Pulling teeth. 

 ‘Does anyone have any useful and inovative Audience Feedback Models – for use in scratch/work in progress performances?’

 - brutal – honest – excellent – useful feedback… 

Convener: Lucy Ellinson

Participants: Sophie Woolley, Sarah Maguire, Frank B, Loren O’Dair, Jodie Hawkes, Pete Phillips, Suzy Harvey, Ange Leventis, Ann Wilson, Kirsty Lothian, Martin B, Anna Flood

 - thank you to everyone who came along – your advice was really helpful, Lx  ([email protected])

Summary of chattery

Why is it difficult to gather useful feedback and constructive constructive criticism after scratch/work in progress performances…

What models have we used and how have they worked (and in what context were they used). 

What do we want to achieve from ‘Feedback’ and what do we do with it when we’ve got it!

Trickiness encountered


Timid audience responses – low response rates

(why is this - politeness?/audience confidence?/method of invitation?/accessibility issues?/timing?). 

“it was very nice dear…”

Receiving only nicepositive comments and your parents/girlfriend filling in your feedback forms.

(useful for ACE apps but not ‘building’ creatively).

The Owch.

The danger of ‘building work from the outside in’  - how and should

artists handle/incorporate feedback into their work (and where do those decisions leave your feedbackers??). 

The time ‘gap’ between the ‘processing’ needs of the audience – compared to the artist …

(as an artist you want immediate feedback, as an audience member you need to time and space…)

Questions raised, Thinking thunked and recommendations made…

How does experimental performance differ from new writing/comedy and so on…

(furthermore – scratching ‘out of town’ – new faces, fresh eyes, one night stands…)

Does a ‘scratch’ audience have a responsibility/obligation to provide feedback?

Please be brutal:

Will this further you as an artist/improve the quality of your work?


Does an artist receive continual concurrent feedback as they perform?  How do we sense this? Can we rely on this? 

The value of feedback, recognizing the time and creativity given by the audience.

Building confidence in the audience – empowerment of ideas and speaking in public..

Feedback is to further the work and develop the artist.   The Artist should therefore be in the driving seat in terms of designing the feedback questions and also has the right to say no to suggestions made..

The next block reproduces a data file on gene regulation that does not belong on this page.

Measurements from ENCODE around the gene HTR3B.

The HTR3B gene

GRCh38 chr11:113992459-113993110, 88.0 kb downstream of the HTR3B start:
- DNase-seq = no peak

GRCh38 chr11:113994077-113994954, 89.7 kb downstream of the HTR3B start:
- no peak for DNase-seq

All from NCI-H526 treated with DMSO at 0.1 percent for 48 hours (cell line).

Invitations to feedback are project specific and artists should think very carefully about what questions they want answers for…

the more specific/technical the better?  the more targeted the better?

We should always offer ‘free text’ – space where the audience can add their own comments…

Project mentoring and Peer-to-Peer mentoring accompanying scratch process…

– the benefits of building a group of artists you are connected to, to ask pertinent questions, offer comment as an ongoing relationship.

The fresh eyes of a new audience... 

How do we get new audiences to scratch events?  (theatre/non theatre goers/makers) – how do you get new people to see work that isn’t finished yet?

How can scratch start conversations between creative technicians, designers and makers?

Should the artists leave the building and leave the audience to it?

Where does blogging fit into feedback? 

Should an artist be prepared to see their (scratch) feedback published online? 

Is there an online space where artists can opt-in to gather – encourage feedback posts

(in addition to their webpages…)

 - Could this revolutionize review culture?? 


Provide as many ways as possible to feedback, so that people can make choices.  People need time, space, anonymity.

Offer comp tickets as an incentive?? 

Speak to the scratch event/festival/venue team about your needs, to get support and advice and feed in your own experiences.

Use immediate feedback sessions, also use of Post show discussion format.

Build ‘feedback’ checkpoints into your work (if that suits the nature of your work) or follow on your performance with a creative feedback session*. 

In your publicity, let your audience know the contract –

Eg. “tonight you will see new work from artists and your feedback is required (include finishing time) – in exchange we will get you drunk..”

3rd Party support – facilitation…

Have a ‘Feedback friend’ – someone you can speak to and can share your intentions for feedback, someone to act as a facilitator and create a buffer/access point between you and the audience.

Use language:

Was it hot/cold, colours, images

…feedback isn’t always text and people are often intimidated by review speak.

Open space technology.   Informal settings. 

Good examples that we’ve seen work/lets go and take part in one and see for ourselves/google:

The BAC model, regular scratch events, a community built from that event/venue, using forms and having access to the artists in the bar afterwards.  An invitation being made from the stage on their behalf.  Confident audiences, familiar with the format.

Liz Lerman, Artist Development, The Place

Jumble it Up – Oxford (and a Milton Keynes date soon)

Use open-space technology and ‘Feedback friends’ – after the scratch performances are finished, a room is laid out (similarly to D&D main space) and audience members approach the artists.  Cava supplied…

The Nightingale Theatre, Brighton (www.nightingaletheatre.co.uk)

*Lucy to try a ‘built in’ feedback session in Spring.  Will send invites to group/report on it’s success/failure.